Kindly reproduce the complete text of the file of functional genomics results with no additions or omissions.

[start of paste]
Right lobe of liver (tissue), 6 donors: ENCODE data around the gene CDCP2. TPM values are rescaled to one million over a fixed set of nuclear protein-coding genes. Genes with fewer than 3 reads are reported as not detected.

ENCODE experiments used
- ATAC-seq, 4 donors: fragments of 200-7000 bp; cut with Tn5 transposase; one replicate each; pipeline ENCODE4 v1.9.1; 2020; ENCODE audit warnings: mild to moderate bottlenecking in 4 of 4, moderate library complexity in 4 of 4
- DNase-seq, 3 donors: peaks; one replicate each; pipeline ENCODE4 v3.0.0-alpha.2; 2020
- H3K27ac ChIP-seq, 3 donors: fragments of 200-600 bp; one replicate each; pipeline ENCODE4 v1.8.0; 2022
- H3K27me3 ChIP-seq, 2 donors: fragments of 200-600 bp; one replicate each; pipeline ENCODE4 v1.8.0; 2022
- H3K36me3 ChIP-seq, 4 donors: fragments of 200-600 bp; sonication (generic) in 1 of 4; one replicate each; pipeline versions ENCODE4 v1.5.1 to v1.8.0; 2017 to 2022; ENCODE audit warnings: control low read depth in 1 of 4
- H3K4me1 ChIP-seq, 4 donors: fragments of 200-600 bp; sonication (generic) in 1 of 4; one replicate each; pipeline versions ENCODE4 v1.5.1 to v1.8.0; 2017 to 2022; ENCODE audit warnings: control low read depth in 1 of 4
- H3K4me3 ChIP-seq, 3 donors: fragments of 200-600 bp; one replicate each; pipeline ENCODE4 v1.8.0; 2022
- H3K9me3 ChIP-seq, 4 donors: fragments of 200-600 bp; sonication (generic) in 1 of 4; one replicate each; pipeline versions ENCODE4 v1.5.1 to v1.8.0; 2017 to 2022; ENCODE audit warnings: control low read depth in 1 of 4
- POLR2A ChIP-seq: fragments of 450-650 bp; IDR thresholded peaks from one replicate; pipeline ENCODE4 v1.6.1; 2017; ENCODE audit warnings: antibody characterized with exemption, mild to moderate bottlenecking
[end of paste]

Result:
Right lobe of liver (tissue), 6 donors: ENCODE data around the gene CDCP2. TPM values are rescaled to one million over a fixed set of nuclear protein-coding genes. Genes with fewer than 3 reads are reported as not detected.

ENCODE experiments used
- ATAC-seq, 4 donors: fragments of 200-7000 bp; cut with Tn5 transposase; one replicate each; pipeline ENCODE4 v1.9.1; 2020; ENCODE audit warnings: mild to moderate bottlenecking in 4 of 4, moderate library complexity in 4 of 4
- DNase-seq, 3 donors: peaks; one replicate each; pipeline ENCODE4 v3.0.0-alpha.2; 2020
- H3K27ac ChIP-seq, 3 donors: fragments of 200-600 bp; one replicate each; pipeline ENCODE4 v1.8.0; 2022
- H3K27me3 ChIP-seq, 2 donors: fragments of 200-600 bp; one replicate each; pipeline ENCODE4 v1.8.0; 2022
- H3K36me3 ChIP-seq, 4 donors: fragments of 200-600 bp; sonication (generic) in 1 of 4; one replicate each; pipeline versions ENCODE4 v1.5.1 to v1.8.0; 2017 to 2022; ENCODE audit warnings: control low read depth in 1 of 4
- H3K4me1 ChIP-seq, 4 donors: fragments of 200-600 bp; sonication (generic) in 1 of 4; one replicate each; pipeline versions ENCODE4 v1.5.1 to v1.8.0; 2017 to 2022; ENCODE audit warnings: control low read depth in 1 of 4
- H3K4me3 ChIP-seq, 3 donors: fragments of 200-600 bp; one replicate each; pipeline ENCODE4 v1.8.0; 2022
- H3K9me3 ChIP-seq, 4 donors: fragments of 200-600 bp; sonication (generic) in 1 of 4; one replicate each; pipeline versions ENCODE4 v1.5.1 to v1.8.0; 2017 to 2022; ENCODE audit warnings: control low read depth in 1 of 4
- POLR2A ChIP-seq: fragments of 450-650 bp; IDR thresholded peaks from one replicate; pipeline ENCODE4 v1.6.1; 2017; ENCODE audit warnings: antibody characterized with exemption, mild to moderate bottlenecking